Preparing Term Sheets: What is current market practice?

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29 Sep 2022

Preparing Term Sheets: What is current market practice?

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Investors and founders are typically concerned with three key areas when preparing term sheets: (1) valuation and investment terms, (2) transaction specific conditions and diligence and (3) who gets control.

Preparing a term sheet can tease out each party’s respective position and, once negotiated, should record the balancing point the investor and the founder strike.

Of course, as to where the balance lies is down to market conditions, an investor’s own appetite for risk and the strengths and weaknesses of the target company.

That said, trends inevitably emerge and this short note seek to build on this helpful report published Mountside Ventures on the state of affairs in 2022.

What is market standard in 2022?

  • Ordinary Shares v Preferred Shares: If investors want to retain the tax benefits of EIS (Enterprise Investment Scheme) then they will have to settle for ordinary shares, which will rank equally with all other shares.
    Alternatively, if EIS is irrelevant to an investor (say, because it is non-UK or is a non-EIS VC fund) then most of the time, that investor will want its shares to have preferred rights. These might be enhanced voting rights or anti-dilution protection on a later funding round at a lower valuation. However, the most commonly sought preferred right is a liquidation preference.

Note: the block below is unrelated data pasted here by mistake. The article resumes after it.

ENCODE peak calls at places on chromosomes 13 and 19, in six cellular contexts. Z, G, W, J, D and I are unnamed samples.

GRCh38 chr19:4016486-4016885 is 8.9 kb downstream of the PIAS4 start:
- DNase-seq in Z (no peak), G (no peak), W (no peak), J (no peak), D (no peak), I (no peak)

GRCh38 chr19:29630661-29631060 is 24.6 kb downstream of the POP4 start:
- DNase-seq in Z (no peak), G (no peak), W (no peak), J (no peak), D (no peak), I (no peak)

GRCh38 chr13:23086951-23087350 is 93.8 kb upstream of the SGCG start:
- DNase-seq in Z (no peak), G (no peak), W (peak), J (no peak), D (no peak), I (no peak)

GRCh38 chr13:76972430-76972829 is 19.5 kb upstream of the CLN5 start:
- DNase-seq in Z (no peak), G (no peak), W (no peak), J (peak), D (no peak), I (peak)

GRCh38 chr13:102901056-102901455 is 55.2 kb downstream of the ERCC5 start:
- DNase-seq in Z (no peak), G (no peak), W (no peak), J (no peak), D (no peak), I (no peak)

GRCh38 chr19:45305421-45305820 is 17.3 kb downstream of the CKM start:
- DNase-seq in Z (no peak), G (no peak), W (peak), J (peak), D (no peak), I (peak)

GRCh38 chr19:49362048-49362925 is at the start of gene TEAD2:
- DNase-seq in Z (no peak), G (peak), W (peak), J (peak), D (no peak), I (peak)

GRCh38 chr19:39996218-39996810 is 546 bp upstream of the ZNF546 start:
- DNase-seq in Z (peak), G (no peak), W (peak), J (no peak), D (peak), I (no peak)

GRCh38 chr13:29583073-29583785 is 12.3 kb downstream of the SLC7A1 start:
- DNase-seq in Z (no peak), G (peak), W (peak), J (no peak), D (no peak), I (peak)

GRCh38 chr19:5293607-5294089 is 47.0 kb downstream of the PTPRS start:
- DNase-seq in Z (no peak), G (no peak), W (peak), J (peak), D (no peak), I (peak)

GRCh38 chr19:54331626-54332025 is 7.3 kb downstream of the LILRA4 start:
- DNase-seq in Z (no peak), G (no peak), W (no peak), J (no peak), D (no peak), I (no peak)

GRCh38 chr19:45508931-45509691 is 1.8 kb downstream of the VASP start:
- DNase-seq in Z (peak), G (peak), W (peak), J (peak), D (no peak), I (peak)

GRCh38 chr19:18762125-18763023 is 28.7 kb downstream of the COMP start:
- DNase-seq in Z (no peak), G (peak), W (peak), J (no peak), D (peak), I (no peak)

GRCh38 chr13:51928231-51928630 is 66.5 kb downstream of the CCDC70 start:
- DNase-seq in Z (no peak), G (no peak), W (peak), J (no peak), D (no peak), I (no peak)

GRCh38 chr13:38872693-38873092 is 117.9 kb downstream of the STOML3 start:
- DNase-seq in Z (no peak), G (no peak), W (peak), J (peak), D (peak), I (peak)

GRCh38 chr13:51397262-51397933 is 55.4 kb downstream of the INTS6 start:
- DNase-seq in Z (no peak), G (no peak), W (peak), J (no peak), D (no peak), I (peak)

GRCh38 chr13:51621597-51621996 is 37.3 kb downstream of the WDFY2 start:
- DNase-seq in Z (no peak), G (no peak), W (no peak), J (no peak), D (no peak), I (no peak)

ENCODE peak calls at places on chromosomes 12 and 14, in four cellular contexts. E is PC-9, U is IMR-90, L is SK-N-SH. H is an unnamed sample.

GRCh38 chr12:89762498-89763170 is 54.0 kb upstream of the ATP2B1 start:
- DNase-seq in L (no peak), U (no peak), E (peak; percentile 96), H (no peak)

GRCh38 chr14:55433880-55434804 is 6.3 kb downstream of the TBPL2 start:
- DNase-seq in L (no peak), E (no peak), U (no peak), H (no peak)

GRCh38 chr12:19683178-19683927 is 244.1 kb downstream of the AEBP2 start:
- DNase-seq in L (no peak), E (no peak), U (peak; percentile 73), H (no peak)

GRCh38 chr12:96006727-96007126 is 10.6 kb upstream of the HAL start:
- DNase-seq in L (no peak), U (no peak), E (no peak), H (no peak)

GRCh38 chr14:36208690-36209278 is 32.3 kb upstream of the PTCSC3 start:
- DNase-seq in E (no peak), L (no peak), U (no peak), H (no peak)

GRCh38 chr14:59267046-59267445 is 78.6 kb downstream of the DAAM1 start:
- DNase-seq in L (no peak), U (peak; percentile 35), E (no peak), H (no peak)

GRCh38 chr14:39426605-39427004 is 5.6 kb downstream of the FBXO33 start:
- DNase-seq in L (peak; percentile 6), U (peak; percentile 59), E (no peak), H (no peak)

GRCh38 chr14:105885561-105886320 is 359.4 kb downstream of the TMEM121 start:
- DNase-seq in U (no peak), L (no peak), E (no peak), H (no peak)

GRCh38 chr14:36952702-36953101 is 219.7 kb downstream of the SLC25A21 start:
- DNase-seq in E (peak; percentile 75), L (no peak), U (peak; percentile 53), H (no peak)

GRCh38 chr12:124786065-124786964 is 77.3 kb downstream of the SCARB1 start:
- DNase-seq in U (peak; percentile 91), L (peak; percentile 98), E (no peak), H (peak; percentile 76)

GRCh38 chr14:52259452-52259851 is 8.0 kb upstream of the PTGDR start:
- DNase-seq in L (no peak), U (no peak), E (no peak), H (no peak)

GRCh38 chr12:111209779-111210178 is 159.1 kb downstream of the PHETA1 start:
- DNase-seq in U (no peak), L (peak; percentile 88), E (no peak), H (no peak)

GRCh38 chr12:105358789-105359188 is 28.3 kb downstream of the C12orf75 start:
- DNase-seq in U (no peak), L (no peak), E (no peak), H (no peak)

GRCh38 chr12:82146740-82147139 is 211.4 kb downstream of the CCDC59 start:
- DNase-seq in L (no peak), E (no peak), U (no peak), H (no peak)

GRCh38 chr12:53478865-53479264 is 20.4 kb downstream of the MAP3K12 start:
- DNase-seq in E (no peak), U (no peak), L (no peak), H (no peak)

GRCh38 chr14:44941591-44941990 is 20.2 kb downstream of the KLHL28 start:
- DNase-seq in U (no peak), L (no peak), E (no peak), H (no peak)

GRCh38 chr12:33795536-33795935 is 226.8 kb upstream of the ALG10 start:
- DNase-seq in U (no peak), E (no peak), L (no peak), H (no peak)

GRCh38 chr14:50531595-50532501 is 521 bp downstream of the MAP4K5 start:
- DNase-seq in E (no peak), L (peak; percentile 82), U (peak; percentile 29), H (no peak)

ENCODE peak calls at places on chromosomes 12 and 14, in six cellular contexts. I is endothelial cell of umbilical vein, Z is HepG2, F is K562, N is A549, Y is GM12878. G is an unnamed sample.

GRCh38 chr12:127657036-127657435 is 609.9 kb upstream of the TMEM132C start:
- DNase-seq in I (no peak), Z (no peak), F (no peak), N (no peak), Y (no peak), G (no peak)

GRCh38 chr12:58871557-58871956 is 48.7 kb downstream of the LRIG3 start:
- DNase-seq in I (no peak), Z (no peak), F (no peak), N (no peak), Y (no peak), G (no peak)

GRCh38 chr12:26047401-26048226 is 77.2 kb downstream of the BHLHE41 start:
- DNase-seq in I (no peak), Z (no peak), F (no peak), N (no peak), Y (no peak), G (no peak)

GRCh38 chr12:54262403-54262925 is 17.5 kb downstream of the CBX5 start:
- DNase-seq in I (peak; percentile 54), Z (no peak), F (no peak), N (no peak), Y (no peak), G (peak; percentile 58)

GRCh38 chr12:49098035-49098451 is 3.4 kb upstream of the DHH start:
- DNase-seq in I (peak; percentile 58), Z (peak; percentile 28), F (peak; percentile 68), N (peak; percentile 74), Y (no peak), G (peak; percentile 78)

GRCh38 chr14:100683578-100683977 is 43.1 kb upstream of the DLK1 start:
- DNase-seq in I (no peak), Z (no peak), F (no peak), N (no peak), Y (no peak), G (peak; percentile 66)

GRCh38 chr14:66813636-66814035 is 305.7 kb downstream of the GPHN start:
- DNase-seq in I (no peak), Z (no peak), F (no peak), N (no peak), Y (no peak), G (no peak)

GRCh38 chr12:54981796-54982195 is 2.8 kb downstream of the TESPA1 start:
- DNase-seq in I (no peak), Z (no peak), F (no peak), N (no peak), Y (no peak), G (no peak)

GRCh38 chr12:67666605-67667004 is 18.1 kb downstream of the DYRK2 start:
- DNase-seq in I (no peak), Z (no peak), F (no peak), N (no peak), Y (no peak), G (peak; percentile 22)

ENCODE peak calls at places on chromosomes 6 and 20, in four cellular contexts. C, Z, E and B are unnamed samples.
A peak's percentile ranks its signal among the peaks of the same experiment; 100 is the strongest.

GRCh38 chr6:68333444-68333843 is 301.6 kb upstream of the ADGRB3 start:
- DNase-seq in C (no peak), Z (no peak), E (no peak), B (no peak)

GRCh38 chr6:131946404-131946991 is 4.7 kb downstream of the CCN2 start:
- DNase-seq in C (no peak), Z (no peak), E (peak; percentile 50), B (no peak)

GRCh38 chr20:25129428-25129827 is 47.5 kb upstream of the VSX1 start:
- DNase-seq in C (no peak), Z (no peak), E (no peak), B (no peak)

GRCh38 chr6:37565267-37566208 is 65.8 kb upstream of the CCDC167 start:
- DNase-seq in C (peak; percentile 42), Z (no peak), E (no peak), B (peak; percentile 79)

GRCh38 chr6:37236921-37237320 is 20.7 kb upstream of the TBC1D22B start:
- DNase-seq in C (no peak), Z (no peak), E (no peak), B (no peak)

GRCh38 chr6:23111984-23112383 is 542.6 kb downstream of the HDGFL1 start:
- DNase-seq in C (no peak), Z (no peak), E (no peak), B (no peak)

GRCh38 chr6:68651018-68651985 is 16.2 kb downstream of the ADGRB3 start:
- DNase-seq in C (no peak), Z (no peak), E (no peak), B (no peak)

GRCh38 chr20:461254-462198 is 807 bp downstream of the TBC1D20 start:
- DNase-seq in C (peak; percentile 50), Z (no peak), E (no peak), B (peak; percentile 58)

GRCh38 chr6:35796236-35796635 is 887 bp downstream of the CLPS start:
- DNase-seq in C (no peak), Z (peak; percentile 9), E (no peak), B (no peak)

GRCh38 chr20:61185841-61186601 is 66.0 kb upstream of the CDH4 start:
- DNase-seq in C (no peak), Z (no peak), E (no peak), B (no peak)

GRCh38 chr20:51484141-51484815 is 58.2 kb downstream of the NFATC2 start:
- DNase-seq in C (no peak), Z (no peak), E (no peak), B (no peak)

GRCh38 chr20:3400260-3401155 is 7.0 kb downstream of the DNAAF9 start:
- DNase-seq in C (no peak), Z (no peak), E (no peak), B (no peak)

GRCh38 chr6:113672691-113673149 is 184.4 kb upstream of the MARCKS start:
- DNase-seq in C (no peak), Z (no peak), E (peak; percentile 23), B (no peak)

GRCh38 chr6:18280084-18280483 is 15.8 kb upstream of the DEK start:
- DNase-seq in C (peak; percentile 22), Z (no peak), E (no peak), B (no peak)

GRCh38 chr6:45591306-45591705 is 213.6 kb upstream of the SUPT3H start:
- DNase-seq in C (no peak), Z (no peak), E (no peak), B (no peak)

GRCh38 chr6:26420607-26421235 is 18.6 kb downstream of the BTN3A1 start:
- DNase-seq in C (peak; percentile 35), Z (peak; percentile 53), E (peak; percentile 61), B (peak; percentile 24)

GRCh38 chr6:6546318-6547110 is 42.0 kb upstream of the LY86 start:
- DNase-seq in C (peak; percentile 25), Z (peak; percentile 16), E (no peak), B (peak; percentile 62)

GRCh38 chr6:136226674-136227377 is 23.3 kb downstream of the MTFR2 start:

On a Series A funding round, most investors seem to be prepared to settle for a ‘non-participating’ preference right, which entitles them to receive their return first on a sale or a winding up of the company. A minority of investors go further and ask for a participating preference – also called ‘double dipping’ – under which the investor not only gets its investment back first, but also its pro rata share of the surplus. Double dipping is less common than it used to be.
  • Deal Fees: Legal fees tend to be 1 or 2% of the investment. In most cases, the investor’s legal fees are charged to the target and netted off the investment.
  • Board Representation: The extent to which investors ask for board representation depends on what stage the target company is at. Board seats are generally required at Series A. They are preferred for Seed or Series B.
    At an earlier stage, a list of reserved matters may be used instead of directorship as this affords investors a veto right, and indirectly, therefore, a degree of control.